Image result for passengers

I couldn’t make up my mind whether or not to watch this because I thought that the trailer pretty much revealed the entire plot in a quick 30-second burst.

Wow, was I wrong.

There seemed to be one major twist in the tale that became pretty obvious within the first ten minutes when we see Jim the Jerk (Chris Pratt) stalking the ship’s empty hallways: where the hell is Jennifer Lawrence and how will she join in him this never-ending misery in what can only be described as a modern-day, luxurious Dante’s Inferno?

When we finally see Jim spot Aurora (Lawrence) in her pod, I was internally screaming so loud that I almost deafened my organs – if that was a thing. It all became way too tragically obvious and it was all downhill from here. Deep down. Into the pits of hell. I guess I’ll never know why I didn’t walk out at this point. Shame.

I’m not even going to waste my time discussing the film’s visual effects blah blah blah. Let’s get straight to the point here: this film promotes rape culture.

Yes that’s a huge sweeping statement and no I dgaf.

Aurora basically spells it out when she shouts: ‘You’re stealing my life!’

But it’s all good because she was ‘too’ beautiful and he was captivated so, yep. All her fault.

I get the premise: there’s a gradual build up where we – the audience – are supposed to feel oh-so-sorry for this cute guy, alone in a metaphorical prison cell. I get it. I feel compassion. I feel empathy and man, I even understand his urgency and desperation to a certain degree. What I don’t get is why Morten Tyldum attempts to turn this film into a love story.

Jim is an entitled man who thinks he deserves a pretty woman to live out his misery together with her. It’s as though Aurora is a commodity to be enjoyed. And that’s rape culture. There are major, undeniable similarities. Jim dominates her in every sense of the word. She belongs to him and she doesn’t even know it. Okay, she may realise it upon the revelation (whereby I think we’re actually supposed to feel ‘sorry’ for Jim), but the film’s conclusion makes this point pretty clear.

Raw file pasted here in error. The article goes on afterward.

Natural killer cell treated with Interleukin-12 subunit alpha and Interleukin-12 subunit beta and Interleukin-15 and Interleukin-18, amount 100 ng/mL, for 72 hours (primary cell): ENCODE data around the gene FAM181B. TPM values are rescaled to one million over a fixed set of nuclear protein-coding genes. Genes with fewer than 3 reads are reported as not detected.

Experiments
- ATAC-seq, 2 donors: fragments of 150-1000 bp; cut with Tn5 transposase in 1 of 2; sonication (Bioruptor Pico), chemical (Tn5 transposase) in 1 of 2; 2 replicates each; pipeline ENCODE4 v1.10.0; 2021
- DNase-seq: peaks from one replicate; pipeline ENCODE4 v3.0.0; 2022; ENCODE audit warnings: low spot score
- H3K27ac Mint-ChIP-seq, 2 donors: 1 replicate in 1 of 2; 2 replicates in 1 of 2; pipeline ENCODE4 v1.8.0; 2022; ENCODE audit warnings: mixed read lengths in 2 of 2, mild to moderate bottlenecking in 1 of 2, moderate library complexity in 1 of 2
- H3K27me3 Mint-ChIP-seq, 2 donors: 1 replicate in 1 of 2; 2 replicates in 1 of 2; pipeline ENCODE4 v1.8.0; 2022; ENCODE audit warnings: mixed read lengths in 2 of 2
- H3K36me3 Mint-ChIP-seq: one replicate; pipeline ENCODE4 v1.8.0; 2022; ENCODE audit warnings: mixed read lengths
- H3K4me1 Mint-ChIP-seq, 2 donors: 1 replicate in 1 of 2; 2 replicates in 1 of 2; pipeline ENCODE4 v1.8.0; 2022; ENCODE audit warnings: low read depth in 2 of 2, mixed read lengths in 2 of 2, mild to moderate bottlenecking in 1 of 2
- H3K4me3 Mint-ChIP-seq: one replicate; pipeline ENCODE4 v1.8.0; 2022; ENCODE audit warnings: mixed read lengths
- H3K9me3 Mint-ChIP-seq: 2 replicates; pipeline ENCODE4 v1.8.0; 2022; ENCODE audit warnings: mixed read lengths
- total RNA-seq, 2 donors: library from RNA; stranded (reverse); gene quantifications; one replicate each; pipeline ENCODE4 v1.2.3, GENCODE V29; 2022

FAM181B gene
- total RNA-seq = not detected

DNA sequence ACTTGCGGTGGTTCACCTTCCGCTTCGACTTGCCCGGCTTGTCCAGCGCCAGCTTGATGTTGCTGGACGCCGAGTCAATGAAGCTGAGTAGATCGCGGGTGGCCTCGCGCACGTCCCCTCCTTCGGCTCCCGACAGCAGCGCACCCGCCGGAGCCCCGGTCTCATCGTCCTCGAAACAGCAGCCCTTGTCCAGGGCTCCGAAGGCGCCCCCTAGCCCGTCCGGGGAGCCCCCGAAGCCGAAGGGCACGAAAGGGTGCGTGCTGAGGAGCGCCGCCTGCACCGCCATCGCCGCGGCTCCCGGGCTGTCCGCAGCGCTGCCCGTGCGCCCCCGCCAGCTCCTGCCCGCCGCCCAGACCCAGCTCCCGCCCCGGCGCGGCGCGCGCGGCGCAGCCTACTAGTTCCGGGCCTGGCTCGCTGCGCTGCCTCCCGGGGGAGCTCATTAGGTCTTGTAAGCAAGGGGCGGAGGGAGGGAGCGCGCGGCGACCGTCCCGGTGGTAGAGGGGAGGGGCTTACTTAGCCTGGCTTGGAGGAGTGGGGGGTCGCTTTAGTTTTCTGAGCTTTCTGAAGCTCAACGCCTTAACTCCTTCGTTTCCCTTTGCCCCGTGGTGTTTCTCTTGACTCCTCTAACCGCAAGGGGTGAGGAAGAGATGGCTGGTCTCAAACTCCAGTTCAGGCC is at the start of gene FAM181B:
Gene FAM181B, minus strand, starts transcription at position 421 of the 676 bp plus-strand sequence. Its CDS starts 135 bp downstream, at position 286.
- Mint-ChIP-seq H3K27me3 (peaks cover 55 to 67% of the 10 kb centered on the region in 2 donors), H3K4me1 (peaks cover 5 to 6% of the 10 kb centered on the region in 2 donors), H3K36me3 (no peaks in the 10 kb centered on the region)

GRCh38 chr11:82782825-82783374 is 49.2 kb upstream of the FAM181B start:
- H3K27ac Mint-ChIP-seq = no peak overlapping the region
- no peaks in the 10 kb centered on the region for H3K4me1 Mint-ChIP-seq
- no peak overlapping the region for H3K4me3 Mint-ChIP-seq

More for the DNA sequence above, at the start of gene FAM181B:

This isn’t a timeless love story. This is my idea of a horror movie. At best, this is fucking weird.

And because the film is dead set on restoring the fucking selfish Jim (he delivers cute messages via robot, moulds her a ring yeah yeah yeah, just fuck off, Jim), it’s even bloody weirder.

Tyldum has gone out of his way to make it all okay again but Jim’s act is unforgivable. He crosses the line. In fact he’s so far over the line he may as well be on another planet.

The film’s revelation was the perfect opportunity for Tyldum to turn it on its head and hit us with something we would never have expected. With all Tyldum’s creative genius, it’s hard to believe that he couldn’t come up with a better plot without raising questions of consent.

There’s also not enough lead women as despite Lawrence’s huge reputation, she plays a cooperative prisoner whose whole life revolves around satisfying men (Jim, her dad etc), included only for the male gaze.

If this film was cast as a psychological thriller (with a different ending, obvs), then it would receive my utmost praise. Maybe somone (calling all playwrights!) should steal this idea and transform it into a dark play – THAT I’d see.

To be frank, this is my worst nightmare where yet another woman is consumed by her male counterpart. Fix up, Hollywood.

 

 

Advertisements